Kaiser Kuo

Americans find it hard to get China is ahead of them in terms of technology and innovation. Chinese American Kaiser Kuo sits down with Steve Sjuggerund of the Daily Wealth to discuss his observations after he spent two decades in China, partly as communication director for internet giant Baidu.

Daily Wealth:

Steve: When I tell Americans that China is ahead of us in technology use, they don’t want to hear it.

Kaiser: I think when we’re talking about innovation in China and in the United States, it’s important to understand the cultural and social matrix in which these take place…

You look at China, China has seen technology develop very much in lockstep with its really rapid growth. There’s a kind of faith in the ability of technology to deliver better lives.

Compare that to the United States right now, where there’s a lot of anxiety about technology…

If you look at some of our leading technologists, people like Bill Gates or like Elon Musk, they’re out in public warning about the perils of – Elon Musk called it “summoning the demon” of artificial intelligence – that there are going to be armies of killer robots and we better really start worrying about that now.

That conversation is barely happening in China…

There are concerns raised about the jobs that might be lost to advanced robotics and things like that. But by and large, there is this faith that this will deliver better lives. It’s a really big contrast.

Steve: In my travels to China, I can’t believe the changes I’ve seen in the last five to 10 years. What would you say is the biggest change you’ve seen?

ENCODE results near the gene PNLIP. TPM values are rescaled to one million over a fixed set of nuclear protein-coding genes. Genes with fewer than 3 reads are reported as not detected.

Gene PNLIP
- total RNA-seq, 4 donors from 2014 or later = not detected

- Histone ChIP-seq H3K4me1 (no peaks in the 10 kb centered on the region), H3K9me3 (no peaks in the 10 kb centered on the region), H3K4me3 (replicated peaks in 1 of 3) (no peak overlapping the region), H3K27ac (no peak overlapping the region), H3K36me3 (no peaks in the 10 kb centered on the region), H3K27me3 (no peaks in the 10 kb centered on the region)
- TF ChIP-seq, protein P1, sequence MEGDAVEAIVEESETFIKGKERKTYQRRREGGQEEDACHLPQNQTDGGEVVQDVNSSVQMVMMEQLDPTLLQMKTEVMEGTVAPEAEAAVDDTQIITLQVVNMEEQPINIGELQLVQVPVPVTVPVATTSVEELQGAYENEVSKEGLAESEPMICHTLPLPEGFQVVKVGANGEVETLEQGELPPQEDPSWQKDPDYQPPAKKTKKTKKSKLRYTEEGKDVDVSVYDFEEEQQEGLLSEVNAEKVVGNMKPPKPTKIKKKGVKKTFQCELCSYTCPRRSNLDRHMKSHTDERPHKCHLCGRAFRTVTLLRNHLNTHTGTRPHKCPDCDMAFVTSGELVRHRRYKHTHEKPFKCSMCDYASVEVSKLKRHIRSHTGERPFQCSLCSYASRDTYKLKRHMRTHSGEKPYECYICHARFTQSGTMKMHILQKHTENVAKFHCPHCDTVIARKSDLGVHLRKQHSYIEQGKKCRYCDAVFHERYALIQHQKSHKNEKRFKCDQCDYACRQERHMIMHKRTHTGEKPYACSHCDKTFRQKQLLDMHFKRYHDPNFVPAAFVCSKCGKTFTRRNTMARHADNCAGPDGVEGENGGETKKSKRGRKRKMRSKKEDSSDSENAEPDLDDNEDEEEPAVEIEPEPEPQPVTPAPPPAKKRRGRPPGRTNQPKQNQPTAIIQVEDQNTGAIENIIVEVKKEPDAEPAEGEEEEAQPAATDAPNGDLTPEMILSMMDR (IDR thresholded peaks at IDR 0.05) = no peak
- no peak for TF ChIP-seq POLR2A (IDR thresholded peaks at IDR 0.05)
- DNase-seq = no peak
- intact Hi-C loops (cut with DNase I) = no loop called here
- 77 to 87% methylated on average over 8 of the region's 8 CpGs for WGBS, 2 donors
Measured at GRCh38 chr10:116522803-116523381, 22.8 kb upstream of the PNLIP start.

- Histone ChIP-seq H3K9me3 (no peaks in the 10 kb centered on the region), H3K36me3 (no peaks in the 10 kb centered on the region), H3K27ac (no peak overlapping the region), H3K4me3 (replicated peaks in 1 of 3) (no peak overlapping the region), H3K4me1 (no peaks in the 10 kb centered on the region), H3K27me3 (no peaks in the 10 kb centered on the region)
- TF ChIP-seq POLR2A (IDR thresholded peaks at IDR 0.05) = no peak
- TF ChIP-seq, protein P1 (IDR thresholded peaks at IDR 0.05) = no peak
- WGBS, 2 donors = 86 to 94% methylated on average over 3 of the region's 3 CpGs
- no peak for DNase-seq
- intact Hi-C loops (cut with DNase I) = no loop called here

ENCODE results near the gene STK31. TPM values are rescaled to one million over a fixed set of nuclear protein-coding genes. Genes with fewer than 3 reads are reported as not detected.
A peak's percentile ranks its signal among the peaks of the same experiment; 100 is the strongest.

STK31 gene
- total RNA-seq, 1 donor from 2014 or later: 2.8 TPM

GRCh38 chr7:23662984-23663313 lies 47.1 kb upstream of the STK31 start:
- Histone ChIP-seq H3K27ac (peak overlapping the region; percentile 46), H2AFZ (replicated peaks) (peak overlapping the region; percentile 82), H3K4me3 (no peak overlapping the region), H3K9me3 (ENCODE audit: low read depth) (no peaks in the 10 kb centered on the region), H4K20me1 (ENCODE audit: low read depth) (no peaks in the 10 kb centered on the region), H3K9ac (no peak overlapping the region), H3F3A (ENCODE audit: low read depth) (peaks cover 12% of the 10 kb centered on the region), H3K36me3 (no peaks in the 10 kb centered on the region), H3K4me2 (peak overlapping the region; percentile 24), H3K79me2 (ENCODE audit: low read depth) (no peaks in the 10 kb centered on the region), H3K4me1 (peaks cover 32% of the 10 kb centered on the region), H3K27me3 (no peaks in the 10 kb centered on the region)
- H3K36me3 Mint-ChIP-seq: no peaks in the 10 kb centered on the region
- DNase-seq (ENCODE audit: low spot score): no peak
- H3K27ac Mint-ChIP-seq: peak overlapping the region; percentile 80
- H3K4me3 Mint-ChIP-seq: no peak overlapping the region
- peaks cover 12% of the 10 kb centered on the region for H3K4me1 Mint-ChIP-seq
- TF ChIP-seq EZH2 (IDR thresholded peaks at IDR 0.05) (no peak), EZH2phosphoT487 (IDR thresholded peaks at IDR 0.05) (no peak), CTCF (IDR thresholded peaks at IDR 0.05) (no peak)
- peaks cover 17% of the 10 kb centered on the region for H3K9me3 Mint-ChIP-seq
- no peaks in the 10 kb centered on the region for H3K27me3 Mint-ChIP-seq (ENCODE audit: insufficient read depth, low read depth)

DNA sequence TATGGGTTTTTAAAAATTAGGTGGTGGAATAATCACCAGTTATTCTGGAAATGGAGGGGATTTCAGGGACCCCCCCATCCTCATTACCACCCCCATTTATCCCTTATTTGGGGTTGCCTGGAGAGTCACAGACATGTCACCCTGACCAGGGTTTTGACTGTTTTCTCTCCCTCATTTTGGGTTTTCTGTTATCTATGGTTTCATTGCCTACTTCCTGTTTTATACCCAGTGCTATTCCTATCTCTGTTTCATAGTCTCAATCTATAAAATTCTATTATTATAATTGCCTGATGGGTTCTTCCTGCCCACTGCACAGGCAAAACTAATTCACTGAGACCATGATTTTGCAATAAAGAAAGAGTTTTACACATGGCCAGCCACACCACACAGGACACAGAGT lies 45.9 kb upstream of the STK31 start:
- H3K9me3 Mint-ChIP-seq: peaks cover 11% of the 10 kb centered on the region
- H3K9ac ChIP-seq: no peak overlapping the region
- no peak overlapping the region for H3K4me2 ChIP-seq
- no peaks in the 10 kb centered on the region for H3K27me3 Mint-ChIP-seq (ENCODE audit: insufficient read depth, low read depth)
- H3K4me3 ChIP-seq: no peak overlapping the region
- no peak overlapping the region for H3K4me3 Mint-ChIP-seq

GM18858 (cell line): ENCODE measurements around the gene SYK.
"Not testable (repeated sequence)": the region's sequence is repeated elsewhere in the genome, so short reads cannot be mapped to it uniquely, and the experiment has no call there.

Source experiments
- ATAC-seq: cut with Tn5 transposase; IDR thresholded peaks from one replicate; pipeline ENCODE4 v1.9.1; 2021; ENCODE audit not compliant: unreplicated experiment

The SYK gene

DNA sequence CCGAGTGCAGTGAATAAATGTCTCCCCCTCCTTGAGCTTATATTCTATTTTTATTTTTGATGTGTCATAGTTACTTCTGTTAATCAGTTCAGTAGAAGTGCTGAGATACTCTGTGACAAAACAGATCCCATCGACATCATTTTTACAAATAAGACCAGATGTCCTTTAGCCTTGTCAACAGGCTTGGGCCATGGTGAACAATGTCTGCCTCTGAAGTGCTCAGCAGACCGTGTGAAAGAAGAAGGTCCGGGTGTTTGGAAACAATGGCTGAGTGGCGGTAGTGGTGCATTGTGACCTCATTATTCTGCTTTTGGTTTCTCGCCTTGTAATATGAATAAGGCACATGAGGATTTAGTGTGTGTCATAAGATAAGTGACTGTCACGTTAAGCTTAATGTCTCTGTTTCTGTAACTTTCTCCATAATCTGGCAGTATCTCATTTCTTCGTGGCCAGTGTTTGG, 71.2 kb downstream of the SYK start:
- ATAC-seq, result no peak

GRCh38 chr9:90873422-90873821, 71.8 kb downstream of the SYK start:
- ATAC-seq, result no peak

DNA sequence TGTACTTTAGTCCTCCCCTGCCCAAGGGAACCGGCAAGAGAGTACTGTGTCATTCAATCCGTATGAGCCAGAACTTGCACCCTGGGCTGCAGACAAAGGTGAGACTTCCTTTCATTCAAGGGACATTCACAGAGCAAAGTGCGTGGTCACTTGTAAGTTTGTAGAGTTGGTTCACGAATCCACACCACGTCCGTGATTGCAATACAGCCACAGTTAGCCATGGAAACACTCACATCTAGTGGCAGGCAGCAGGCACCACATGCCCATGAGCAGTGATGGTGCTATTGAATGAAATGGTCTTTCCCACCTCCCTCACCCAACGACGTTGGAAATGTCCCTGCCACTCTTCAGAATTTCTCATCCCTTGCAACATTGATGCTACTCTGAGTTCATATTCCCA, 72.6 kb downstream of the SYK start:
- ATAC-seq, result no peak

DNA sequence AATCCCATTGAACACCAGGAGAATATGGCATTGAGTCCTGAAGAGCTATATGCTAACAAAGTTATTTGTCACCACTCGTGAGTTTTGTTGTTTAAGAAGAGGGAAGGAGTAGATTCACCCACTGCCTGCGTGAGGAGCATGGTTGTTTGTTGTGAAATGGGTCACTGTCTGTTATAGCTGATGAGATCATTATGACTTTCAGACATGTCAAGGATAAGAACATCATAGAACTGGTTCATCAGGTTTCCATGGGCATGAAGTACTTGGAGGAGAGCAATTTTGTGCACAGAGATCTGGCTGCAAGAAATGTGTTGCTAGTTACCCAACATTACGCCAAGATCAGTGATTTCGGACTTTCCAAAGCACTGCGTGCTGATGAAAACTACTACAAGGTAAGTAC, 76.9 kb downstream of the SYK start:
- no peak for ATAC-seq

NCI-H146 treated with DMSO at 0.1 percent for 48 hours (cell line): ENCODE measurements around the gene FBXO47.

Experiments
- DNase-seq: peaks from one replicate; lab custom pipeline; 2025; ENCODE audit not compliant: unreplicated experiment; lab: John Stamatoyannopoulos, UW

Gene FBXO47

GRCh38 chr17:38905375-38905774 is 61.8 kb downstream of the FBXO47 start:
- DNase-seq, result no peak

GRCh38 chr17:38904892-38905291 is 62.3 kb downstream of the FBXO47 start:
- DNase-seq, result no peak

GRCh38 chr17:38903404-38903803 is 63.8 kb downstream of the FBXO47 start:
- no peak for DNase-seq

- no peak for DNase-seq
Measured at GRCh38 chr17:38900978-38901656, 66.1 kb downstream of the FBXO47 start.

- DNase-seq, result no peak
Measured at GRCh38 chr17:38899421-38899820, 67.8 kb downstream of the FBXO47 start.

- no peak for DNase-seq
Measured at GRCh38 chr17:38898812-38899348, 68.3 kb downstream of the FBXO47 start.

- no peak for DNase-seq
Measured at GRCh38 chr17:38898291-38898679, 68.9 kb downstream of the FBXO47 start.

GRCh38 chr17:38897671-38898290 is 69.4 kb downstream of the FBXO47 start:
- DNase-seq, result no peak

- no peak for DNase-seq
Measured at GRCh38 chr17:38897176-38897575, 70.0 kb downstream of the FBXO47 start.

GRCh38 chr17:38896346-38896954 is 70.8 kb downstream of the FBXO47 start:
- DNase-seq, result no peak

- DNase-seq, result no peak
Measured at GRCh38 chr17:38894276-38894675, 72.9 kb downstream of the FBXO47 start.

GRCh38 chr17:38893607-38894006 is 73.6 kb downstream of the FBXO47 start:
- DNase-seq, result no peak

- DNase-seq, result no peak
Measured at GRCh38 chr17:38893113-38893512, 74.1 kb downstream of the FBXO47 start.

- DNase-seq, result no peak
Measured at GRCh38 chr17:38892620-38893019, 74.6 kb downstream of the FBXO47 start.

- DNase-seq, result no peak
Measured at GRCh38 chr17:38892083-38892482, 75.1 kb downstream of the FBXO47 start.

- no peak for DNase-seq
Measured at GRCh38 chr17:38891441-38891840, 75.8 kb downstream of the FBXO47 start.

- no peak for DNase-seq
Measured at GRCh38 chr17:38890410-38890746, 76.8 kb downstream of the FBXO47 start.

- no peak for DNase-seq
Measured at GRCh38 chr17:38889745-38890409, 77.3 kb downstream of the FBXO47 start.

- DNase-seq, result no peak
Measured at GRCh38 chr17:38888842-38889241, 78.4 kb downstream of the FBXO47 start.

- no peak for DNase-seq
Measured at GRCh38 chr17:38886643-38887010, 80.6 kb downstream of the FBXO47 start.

Kaiser: I have to say the biggest changes weren’t at all in the last 10 years… Really, I think it was the decade of the ’80s where the light in people’s eyes changed.

Look, I think one thing Americans need to keep in mind when they look at China is: all this change that they’ve witnessed has happened in the space of one biological generation.

You can do a lot in terms of “hardware” change in a biological generation – all the magnificent forests of steel and glass [the skyscrapers] that we see now.

But the more important change that has to take place is in the “software.” That is really in the psychology of people, the mentality of people. That changes more slowly, but those changes are ultimately much more important.

And where I saw the biggest sort of transformation in that was in that decade of the ’80s, where there was almost insatiable curiosity about the outside world just because it had just opened up.

People were on fire and they didn’t stop trying to drink deeply of all this suddenly available knowledge that was around.

More of the interview at the Daily Wealth.

Kaiser Kuo is a speaker at the China Speakers Bureau. Do you need him at your meeting or conference? Do get in touch or fill in our speakers’ request form.

Are you looking for more experts on innovation at the China Speakers Bureau? Do check out this list.


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